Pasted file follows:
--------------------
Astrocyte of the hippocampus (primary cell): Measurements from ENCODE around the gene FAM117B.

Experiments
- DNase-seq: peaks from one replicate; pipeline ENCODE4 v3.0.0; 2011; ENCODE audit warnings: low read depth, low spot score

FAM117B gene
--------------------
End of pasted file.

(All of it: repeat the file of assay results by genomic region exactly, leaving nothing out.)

Astrocyte of the hippocampus (primary cell): Measurements from ENCODE around the gene FAM117B.

Experiments
- DNase-seq: peaks from one replicate; pipeline ENCODE4 v3.0.0; 2011; ENCODE audit warnings: low read depth, low spot score

FAM117B gene